After originally committing to play college baseball at Oregon, Minnetonka High graduate Jimmy Ramsey has chosen Kentucky University as his new home.
Ramsey is happy to be going to the SEC [Southeastern Conference], which is considered the best collegiate baseball conference in the country by most experts.
“I wanted to play in the SEC,” said Ramsey. “I visited Kentucky when I was a freshman in high school, and I was impressed. Now the university has a new stadium that will be ready next season.”
Ramsey’s overall impression of changing lanes late in the recruiting game? “Kentucky is a better fit for me.”
Although Minnetonka High has produced Major League players in the past, notably Joe Comer and Jim Brower, who were both pitchers, Ramsey might be the best two-way prospect the Skipper program has produced.
Looking at the numbers from his senior year, it is difficult to imagine a player with better numbers.
He batted .556 with eight home runs on the offensive side. On the mound, he posted a 4-1 record with an earned run average of 1.20. Naturally, he was named first-team All-State along with Skipper teammates Gus Steiger and Sam Thoresen, who have also accepted Division I scholarship offers. Steiger, a second baseman, is headed for South Dakota State University, while Thoresen, a pitcher, will stay home with the University of Minnesota program. Another Skipper headed to the Division I level is pitcher Nate Shoemaker, who accepted an offer to pitch for Creighton University in Omaha.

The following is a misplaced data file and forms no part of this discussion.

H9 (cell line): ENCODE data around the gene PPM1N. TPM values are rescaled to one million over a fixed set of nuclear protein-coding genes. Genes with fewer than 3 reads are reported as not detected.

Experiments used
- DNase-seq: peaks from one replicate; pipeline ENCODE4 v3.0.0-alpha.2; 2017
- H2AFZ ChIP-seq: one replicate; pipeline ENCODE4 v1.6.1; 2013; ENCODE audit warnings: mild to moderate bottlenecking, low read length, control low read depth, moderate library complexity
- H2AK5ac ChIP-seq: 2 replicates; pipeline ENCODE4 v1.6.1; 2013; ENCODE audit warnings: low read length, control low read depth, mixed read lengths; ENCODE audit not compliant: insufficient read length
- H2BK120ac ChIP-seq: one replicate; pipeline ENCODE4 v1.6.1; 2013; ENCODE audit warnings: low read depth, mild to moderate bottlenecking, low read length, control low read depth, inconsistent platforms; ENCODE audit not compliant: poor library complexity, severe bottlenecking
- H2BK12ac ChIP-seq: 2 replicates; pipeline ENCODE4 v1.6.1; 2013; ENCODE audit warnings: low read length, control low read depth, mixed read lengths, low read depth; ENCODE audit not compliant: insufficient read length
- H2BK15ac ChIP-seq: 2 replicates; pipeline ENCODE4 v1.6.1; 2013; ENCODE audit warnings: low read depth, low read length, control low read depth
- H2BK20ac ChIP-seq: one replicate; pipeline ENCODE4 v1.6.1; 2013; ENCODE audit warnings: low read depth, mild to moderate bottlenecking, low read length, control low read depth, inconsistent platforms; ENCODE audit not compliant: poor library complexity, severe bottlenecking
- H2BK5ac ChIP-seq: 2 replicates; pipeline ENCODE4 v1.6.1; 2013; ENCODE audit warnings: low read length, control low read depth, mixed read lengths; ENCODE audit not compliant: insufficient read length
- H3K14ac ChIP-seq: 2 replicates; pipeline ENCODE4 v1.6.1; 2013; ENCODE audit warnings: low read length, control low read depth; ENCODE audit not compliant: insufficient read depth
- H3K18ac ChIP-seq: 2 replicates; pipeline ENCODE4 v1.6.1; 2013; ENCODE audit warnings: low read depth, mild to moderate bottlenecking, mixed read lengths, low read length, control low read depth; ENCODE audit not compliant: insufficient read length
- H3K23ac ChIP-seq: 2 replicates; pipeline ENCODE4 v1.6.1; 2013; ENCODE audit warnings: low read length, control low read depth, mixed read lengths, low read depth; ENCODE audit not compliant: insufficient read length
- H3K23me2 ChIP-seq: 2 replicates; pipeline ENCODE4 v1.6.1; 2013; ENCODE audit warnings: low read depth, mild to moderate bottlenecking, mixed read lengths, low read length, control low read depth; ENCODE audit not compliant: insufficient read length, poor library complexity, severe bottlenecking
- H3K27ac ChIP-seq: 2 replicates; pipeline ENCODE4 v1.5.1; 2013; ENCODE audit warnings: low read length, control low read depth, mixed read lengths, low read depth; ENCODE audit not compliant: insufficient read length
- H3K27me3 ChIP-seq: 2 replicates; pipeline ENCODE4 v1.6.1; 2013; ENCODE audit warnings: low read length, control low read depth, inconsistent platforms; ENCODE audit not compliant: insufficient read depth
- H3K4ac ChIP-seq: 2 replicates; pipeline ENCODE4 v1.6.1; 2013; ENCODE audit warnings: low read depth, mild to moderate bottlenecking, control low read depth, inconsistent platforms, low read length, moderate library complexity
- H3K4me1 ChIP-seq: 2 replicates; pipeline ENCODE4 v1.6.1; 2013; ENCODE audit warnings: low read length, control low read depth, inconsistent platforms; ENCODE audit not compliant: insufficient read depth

Ramsey said he is working our locally this summer.
“I will leave for Kentucky sometime in August,” he said.
In addition to leading Minnetonka High to a 19-7 record this spring, Ramsey proved himself at the all-star level.
During the Play Ball Minnesota All-Star Series in Chaska, he led the Metro West to the championship of the six-team tournament. Ramsey had a number of key hits and also was the winning pitcher in the championship game, a 6-1 decision over Minnesota South.
Ramsey said one of the greatest honors he has had in his baseball career was being able to play for Minnetonka High coach Paul Twenge.
“Paul Twenge is a great coach and a great guy,” he said. “I’ve learned a lot about baseball from him.”
Follow the Sun sports writers on Twitter at MNSunSports and on Facebook at facebook.com/SunSportsStaff.